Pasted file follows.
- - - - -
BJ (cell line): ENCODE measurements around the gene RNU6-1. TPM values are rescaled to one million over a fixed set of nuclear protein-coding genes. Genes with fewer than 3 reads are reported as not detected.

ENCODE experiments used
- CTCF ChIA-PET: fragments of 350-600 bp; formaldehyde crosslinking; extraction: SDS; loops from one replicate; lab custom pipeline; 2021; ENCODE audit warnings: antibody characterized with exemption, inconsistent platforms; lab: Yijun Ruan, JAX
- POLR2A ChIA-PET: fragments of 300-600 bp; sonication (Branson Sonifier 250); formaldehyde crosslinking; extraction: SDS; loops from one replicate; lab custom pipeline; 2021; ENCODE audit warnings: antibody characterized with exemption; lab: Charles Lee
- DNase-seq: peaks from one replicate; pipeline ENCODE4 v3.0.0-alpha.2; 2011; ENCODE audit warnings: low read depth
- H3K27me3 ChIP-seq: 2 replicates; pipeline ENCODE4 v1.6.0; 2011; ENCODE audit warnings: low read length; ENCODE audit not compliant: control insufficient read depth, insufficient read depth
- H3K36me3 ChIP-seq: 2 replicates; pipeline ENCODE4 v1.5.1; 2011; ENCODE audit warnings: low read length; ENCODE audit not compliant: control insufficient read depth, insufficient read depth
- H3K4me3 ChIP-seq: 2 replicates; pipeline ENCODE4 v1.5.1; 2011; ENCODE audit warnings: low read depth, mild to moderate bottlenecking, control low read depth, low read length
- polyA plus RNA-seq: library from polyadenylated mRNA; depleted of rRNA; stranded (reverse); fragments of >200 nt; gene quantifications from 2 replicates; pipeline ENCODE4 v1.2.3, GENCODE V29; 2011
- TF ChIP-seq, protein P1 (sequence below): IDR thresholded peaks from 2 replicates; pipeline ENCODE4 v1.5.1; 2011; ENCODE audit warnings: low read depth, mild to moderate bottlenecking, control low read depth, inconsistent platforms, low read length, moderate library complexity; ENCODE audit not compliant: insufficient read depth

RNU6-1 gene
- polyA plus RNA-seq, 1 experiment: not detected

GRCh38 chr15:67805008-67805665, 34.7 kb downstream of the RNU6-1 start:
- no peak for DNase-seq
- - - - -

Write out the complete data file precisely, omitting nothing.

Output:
BJ (cell line): ENCODE measurements around the gene RNU6-1. TPM values are rescaled to one million over a fixed set of nuclear protein-coding genes. Genes with fewer than 3 reads are reported as not detected.

ENCODE experiments used
- CTCF ChIA-PET: fragments of 350-600 bp; formaldehyde crosslinking; extraction: SDS; loops from one replicate; lab custom pipeline; 2021; ENCODE audit warnings: antibody characterized with exemption, inconsistent platforms; lab: Yijun Ruan, JAX
- POLR2A ChIA-PET: fragments of 300-600 bp; sonication (Branson Sonifier 250); formaldehyde crosslinking; extraction: SDS; loops from one replicate; lab custom pipeline; 2021; ENCODE audit warnings: antibody characterized with exemption; lab: Charles Lee
- DNase-seq: peaks from one replicate; pipeline ENCODE4 v3.0.0-alpha.2; 2011; ENCODE audit warnings: low read depth
- H3K27me3 ChIP-seq: 2 replicates; pipeline ENCODE4 v1.6.0; 2011; ENCODE audit warnings: low read length; ENCODE audit not compliant: control insufficient read depth, insufficient read depth
- H3K36me3 ChIP-seq: 2 replicates; pipeline ENCODE4 v1.5.1; 2011; ENCODE audit warnings: low read length; ENCODE audit not compliant: control insufficient read depth, insufficient read depth
- H3K4me3 ChIP-seq: 2 replicates; pipeline ENCODE4 v1.5.1; 2011; ENCODE audit warnings: low read depth, mild to moderate bottlenecking, control low read depth, low read length
- polyA plus RNA-seq: library from polyadenylated mRNA; depleted of rRNA; stranded (reverse); fragments of >200 nt; gene quantifications from 2 replicates; pipeline ENCODE4 v1.2.3, GENCODE V29; 2011
- TF ChIP-seq, protein P1 (sequence below): IDR thresholded peaks from 2 replicates; pipeline ENCODE4 v1.5.1; 2011; ENCODE audit warnings: low read depth, mild to moderate bottlenecking, control low read depth, inconsistent platforms, low read length, moderate library complexity; ENCODE audit not compliant: insufficient read depth

RNU6-1 gene
- polyA plus RNA-seq, 1 experiment: not detected

GRCh38 chr15:67805008-67805665, 34.7 kb downstream of the RNU6-1 start:
- no peak for DNase-seq